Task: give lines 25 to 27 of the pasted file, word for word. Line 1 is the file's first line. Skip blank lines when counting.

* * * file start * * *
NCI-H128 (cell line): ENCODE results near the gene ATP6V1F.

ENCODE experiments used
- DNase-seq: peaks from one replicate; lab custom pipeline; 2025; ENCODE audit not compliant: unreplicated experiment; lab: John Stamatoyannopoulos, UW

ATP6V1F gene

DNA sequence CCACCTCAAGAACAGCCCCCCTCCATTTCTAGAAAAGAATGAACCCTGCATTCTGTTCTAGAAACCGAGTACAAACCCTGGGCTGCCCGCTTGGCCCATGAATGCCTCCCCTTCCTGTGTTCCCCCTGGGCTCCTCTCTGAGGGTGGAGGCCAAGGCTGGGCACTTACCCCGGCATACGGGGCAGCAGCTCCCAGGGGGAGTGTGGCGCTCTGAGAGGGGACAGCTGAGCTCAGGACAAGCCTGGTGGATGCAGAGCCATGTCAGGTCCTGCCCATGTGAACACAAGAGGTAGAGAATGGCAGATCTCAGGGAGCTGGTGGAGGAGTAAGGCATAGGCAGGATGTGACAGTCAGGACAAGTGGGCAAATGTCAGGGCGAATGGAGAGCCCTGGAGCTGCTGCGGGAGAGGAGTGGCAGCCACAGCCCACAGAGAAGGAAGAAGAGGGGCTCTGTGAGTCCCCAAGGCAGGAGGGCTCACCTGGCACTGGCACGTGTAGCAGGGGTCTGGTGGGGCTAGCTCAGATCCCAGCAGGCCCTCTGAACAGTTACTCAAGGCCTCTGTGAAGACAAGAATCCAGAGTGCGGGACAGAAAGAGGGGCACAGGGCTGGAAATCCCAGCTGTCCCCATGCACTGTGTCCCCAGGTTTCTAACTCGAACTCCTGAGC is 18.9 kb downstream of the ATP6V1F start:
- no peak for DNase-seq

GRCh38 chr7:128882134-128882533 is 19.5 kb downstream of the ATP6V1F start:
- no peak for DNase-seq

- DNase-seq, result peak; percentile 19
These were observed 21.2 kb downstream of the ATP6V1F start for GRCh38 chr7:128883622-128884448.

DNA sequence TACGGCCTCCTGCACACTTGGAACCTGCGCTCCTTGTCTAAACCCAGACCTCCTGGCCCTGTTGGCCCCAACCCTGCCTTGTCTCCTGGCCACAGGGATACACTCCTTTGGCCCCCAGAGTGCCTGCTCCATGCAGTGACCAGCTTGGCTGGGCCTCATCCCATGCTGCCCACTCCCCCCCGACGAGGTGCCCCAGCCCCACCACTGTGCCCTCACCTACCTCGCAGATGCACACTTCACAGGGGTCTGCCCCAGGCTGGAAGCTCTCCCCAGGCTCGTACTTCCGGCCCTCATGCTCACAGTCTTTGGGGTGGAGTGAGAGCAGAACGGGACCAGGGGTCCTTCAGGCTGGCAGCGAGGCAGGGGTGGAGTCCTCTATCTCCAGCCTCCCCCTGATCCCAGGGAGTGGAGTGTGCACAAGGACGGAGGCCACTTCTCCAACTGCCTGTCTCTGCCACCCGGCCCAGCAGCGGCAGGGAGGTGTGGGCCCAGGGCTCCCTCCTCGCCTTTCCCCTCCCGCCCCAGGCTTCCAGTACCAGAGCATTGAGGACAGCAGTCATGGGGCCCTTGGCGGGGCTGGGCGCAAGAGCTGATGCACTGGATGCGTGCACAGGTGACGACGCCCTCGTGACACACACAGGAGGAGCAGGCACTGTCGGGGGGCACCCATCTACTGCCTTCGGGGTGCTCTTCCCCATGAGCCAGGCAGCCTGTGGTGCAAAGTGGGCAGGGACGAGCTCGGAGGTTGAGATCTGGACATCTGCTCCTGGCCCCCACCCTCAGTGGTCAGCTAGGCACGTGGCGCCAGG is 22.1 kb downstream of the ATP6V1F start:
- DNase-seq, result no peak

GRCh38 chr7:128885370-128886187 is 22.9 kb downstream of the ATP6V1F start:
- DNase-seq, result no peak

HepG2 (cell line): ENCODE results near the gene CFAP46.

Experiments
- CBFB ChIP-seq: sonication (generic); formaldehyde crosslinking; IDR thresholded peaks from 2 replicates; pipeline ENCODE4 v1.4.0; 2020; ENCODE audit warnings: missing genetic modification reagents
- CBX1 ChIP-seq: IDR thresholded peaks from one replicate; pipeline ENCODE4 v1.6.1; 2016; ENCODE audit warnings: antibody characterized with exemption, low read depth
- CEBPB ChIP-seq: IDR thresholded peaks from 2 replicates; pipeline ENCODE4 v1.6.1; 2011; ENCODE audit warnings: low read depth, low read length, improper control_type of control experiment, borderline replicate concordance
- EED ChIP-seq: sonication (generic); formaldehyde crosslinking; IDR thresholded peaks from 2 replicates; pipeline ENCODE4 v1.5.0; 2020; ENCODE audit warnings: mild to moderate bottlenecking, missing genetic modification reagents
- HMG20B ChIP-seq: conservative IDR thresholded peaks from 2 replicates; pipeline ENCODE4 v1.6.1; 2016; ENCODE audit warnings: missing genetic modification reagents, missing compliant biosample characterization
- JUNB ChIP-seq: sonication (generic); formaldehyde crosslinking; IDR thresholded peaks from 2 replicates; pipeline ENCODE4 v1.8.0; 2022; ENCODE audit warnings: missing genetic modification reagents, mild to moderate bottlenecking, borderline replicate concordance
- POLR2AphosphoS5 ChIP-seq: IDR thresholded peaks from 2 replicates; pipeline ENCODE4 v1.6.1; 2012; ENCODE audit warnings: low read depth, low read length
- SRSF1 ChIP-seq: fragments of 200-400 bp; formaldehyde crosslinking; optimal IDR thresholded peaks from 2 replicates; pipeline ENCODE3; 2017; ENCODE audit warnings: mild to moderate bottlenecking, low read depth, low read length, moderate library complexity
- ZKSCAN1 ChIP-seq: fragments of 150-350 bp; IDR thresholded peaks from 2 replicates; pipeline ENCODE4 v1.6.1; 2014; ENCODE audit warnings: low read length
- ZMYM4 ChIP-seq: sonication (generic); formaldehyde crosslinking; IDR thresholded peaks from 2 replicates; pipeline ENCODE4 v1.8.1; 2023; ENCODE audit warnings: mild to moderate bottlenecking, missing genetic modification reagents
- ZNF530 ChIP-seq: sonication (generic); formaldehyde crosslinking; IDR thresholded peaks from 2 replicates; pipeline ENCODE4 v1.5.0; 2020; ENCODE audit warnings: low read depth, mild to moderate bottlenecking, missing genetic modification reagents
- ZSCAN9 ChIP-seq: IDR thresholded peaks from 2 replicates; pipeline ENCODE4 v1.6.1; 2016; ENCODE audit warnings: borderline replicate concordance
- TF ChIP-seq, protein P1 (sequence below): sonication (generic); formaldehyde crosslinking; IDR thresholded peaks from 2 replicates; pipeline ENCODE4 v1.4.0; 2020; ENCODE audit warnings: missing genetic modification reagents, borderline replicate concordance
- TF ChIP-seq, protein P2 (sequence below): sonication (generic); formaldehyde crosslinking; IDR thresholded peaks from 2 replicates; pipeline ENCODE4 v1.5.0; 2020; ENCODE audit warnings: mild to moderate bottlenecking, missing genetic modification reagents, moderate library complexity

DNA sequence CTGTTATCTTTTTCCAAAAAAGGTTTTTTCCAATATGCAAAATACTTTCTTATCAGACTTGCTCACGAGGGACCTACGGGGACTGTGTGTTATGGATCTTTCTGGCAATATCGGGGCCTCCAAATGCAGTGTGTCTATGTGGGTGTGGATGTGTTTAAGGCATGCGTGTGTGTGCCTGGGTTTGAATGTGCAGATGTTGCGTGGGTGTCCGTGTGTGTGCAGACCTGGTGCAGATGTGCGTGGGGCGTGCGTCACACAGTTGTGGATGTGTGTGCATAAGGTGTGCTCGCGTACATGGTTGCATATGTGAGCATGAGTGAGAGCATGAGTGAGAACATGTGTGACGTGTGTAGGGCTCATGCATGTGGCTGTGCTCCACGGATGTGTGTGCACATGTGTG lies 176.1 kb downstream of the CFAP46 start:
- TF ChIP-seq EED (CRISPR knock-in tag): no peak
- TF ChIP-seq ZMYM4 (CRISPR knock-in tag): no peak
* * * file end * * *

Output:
- ZKSCAN1 ChIP-seq: fragments of 150-350 bp; IDR thresholded peaks from 2 replicates; pipeline ENCODE4 v1.6.1; 2014; ENCODE audit warnings: low read length
- ZMYM4 ChIP-seq: sonication (generic); formaldehyde crosslinking; IDR thresholded peaks from 2 replicates; pipeline ENCODE4 v1.8.1; 2023; ENCODE audit warnings: mild to moderate bottlenecking, missing genetic modification reagents
- ZNF530 ChIP-seq: sonication (generic); formaldehyde crosslinking; IDR thresholded peaks from 2 replicates; pipeline ENCODE4 v1.5.0; 2020; ENCODE audit warnings: low read depth, mild to moderate bottlenecking, missing genetic modification reagents